VERSAILLES — Midmark is sponsoring the fifth Versailles FIRST LEGO League Regional Qualifier on Nov. 23.
“In just five years, we’ve seen just a few local teams grow to almost all 24 teams and still growing,” said Christie Rindler, tournament director. “The saying goes that it takes a village to raise a kid, it takes an army to hold a tournament. As it continues to grow, we are always looking for more volunteers to help with the Versailles tournament. We feed our volunteers well!”
There are volunteer roles for everyone.
“You don’t need experience and not all roles need training, ex: registration, judging escorts, pit runners, just to name a few,” Rindler said. “Judges are always needed and do not need to be engineers. If you would like more information, contact me at 937-564-1532 or Versailles. email@example.com, or you can check out firstinspires.org.”
According to her, last year FIRST LEGO League had 35,140 teams representing 103 countries. Ohio had 500+ teams.
“I can help you find a team/event close to you,” she said.
In this era of video games and smart phones, it is easy to see our children getting lost in a solitary zone,” Rindler remarked. “FIRST LEGO League teams can have a huge impact on our youth by giving children access to a program where they can learn teamwork along with communication skills. Teammates can also make friends by meeting like-minded students from different cities, states, even countries.”
FIRST LEGO League is part of the non-profit organization, FIRST (For Inspiration and Recognition of Science and Technology).
Founded in 1989 and based in Manchester, N.H., FIRST is a 501(c)(3) not-for-profit public charity designed to inspire young people’s interest and participation in science and technology, and to motivate them to pursue education and career opportunities in STEM fields. The mission of FIRST is to inspire young people to be science and technology leaders and innovators, by engaging them in exciting mentor-based programs that build science, engineering, and technology skills, that inspire innovation, and that foster well-rounded life capabilities including self-confidence, communication, and leadership.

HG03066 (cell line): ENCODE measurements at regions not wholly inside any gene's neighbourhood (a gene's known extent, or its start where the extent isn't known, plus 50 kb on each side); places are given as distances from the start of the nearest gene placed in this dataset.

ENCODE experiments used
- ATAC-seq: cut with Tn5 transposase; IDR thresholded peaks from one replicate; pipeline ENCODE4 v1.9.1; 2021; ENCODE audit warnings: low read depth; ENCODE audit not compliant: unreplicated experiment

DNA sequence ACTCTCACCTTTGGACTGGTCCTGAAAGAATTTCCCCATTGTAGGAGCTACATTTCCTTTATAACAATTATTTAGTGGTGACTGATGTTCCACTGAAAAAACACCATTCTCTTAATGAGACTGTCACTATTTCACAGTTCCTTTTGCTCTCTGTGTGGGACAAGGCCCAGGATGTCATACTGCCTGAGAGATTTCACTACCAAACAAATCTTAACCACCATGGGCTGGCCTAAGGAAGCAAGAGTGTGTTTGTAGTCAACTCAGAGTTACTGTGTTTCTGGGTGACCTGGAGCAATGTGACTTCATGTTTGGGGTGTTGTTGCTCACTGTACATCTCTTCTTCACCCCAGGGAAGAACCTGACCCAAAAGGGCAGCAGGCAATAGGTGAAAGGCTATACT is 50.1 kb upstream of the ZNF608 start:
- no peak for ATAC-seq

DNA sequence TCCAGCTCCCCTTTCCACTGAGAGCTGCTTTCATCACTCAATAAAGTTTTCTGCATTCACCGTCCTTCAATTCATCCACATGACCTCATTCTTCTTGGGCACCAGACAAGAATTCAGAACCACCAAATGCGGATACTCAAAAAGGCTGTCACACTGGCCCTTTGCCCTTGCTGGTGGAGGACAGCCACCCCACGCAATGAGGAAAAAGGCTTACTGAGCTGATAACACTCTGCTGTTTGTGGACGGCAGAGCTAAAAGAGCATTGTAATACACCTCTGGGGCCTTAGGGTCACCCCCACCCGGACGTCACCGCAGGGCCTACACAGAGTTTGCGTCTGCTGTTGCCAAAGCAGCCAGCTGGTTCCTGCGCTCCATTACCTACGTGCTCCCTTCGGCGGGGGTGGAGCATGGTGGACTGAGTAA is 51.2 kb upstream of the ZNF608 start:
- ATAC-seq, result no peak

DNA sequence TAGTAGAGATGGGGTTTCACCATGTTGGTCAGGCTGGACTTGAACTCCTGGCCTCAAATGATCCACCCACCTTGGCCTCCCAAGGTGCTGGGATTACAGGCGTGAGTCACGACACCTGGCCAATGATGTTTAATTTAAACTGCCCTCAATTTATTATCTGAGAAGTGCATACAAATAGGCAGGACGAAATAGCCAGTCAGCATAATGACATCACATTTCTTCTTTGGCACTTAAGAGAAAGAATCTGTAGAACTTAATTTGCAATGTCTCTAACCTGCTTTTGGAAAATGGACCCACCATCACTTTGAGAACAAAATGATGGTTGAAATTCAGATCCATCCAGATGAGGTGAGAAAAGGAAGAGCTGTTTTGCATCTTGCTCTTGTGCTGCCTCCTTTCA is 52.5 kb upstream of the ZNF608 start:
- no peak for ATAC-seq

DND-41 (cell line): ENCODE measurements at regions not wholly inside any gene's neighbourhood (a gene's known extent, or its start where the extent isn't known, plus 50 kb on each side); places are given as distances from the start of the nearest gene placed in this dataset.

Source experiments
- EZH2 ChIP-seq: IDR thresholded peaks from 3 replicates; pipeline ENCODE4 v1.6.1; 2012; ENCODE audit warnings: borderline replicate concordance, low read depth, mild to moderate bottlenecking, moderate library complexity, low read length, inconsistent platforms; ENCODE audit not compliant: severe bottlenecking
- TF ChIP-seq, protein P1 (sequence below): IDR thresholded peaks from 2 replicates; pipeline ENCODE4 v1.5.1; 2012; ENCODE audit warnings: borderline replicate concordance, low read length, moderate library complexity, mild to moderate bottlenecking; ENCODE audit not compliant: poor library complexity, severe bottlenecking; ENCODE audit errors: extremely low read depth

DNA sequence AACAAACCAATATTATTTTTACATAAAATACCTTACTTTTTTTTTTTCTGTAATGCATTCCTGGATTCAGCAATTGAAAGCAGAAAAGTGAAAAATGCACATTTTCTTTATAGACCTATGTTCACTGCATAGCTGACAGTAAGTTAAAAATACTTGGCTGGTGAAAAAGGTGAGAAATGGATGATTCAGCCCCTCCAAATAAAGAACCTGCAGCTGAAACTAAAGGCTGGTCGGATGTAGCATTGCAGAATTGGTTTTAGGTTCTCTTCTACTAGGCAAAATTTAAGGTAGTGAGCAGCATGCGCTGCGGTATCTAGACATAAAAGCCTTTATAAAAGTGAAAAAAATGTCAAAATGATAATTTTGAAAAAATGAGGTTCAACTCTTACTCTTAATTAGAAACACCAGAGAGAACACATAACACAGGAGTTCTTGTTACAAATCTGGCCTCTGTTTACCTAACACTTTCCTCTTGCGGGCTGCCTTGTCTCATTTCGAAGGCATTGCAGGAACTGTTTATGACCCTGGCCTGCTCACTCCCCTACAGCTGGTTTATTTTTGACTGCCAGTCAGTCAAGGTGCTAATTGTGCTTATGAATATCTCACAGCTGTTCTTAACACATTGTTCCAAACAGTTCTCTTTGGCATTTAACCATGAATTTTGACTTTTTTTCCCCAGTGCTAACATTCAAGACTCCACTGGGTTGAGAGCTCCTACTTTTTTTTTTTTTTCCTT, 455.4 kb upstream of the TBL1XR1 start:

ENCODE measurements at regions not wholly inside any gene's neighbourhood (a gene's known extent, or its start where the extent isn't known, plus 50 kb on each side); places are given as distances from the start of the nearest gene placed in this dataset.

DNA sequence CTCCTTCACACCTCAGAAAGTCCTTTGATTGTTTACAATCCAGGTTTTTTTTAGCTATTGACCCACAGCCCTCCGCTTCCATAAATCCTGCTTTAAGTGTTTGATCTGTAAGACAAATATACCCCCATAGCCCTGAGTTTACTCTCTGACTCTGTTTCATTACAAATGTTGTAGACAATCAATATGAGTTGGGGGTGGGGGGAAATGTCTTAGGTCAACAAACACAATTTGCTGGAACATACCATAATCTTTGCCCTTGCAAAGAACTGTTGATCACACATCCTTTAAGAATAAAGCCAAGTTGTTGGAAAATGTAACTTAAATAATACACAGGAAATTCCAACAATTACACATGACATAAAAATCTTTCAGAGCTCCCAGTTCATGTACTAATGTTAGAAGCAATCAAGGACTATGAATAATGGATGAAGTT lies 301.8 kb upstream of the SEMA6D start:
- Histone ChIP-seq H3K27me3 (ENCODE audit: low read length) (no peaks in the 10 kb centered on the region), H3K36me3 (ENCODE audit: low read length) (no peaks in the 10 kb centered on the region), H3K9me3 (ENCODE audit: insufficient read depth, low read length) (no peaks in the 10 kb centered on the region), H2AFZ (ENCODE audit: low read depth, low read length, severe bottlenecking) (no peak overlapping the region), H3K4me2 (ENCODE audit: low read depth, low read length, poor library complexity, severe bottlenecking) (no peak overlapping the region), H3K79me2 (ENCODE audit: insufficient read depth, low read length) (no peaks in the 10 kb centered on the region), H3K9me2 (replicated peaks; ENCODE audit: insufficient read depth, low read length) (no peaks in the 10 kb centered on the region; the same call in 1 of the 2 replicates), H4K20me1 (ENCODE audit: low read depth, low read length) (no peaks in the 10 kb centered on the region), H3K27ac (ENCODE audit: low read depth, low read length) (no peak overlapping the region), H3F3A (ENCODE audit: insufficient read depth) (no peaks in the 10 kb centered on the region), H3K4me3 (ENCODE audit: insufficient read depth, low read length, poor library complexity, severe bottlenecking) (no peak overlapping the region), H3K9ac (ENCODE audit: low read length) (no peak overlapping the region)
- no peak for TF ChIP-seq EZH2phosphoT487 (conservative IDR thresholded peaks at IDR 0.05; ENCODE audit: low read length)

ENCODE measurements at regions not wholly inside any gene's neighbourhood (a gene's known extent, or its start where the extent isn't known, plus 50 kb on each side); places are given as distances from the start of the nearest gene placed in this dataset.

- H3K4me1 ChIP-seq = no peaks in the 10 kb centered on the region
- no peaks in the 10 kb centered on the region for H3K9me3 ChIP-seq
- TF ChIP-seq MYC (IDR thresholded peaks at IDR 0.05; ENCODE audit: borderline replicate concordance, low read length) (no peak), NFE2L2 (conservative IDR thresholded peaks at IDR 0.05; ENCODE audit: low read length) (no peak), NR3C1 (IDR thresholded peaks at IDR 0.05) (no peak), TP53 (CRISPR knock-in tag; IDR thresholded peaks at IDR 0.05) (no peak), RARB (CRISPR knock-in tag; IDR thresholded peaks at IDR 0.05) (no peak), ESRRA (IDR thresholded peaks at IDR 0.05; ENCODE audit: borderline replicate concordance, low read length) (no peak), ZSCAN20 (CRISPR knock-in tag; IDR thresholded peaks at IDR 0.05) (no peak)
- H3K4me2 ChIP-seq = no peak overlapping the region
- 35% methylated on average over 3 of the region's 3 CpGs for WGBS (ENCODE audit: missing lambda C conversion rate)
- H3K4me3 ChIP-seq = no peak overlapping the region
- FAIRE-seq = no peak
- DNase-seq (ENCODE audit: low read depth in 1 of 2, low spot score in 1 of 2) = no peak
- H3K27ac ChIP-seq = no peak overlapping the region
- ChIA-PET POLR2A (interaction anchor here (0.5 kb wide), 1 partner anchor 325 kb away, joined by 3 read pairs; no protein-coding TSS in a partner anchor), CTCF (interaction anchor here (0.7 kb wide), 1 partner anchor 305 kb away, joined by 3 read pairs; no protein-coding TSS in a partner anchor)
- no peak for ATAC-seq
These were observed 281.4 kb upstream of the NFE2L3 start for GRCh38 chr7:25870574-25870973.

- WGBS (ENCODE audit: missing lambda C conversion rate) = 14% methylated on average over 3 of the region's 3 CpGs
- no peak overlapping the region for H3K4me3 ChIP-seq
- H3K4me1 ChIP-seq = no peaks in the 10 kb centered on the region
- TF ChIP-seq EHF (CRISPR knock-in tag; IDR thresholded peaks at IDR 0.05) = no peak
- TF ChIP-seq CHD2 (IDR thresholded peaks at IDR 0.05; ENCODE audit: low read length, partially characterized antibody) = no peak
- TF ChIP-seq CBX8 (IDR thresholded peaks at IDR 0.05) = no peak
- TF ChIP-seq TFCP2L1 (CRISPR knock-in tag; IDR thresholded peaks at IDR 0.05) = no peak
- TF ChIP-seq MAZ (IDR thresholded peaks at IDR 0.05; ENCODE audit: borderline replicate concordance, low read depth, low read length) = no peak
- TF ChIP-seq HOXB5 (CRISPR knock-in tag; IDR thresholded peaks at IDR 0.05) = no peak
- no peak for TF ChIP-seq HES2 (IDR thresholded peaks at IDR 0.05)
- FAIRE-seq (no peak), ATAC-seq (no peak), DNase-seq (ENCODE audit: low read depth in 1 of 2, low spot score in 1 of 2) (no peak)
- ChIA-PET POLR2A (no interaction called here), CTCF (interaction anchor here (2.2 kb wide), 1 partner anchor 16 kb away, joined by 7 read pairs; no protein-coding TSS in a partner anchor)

FIRST engages students in kindergarten through high school in four exciting, mentor-based, research and robotics programs:
• FIRST LEGO League Jr. introduces STEM concepts to kids ages 6-10
• FIRST LEGO League is built around theme-based challenges to engage children ages 9 to 16 in research, problem-solving, coding, and engineering. Teams limited to 10 students.
• FIRST Tech Challenge, grades 7-12, are challenged to head-to-head challenge in an alliance format.
•FIRST Robotics Competition, high school age students, are challenged to hone teamwork skills, and build and program industrial-size robots to play a difficult field game. It’s as close to real-world engineering as a student can get. FRC has also been referred to “Sports for the mind”. (Over $80 million in scholarships)
“As a parent alumnus of a high school FRC student, I watched the members of that team grow and accomplish amazing things each year by brain storming, designing, building, and programming 130# robots to do amazing things,” Rindler said. “And this was in a six-week build season. However, we drove my son almost an hour each way to attend the club meetings, making me dream there were teams closer.”
She concluded, “To see FIRST introduced to the Versailles area was only a dream in the beginning. However, after a few years of discussions, it was decided to bring FIRST to Versailles by holding a FIRST LEGO Regional tournament.”
On tournament day the morning starts with each team judged in three areas:
• Project: where teams have researched a real-world issue and create an original solution
• Core Values: where the team is judged on how well they work together as a team
• Robot Design: where engineers go over the robot design and the processes the team used in building it.
The afternoon competition moves to the Robot Game. Teams are required to build and program an autonomous (no remote control) LEGO robot that can perform theme-based “mission” task on a table-top playing field. The missions require the robot to navigate, capture, transport, or deliver objects. Against a 2.5-minute timing the more missions completed, the more points teams earn. The best score of three games is used along with the morning judge rankings to determine awards.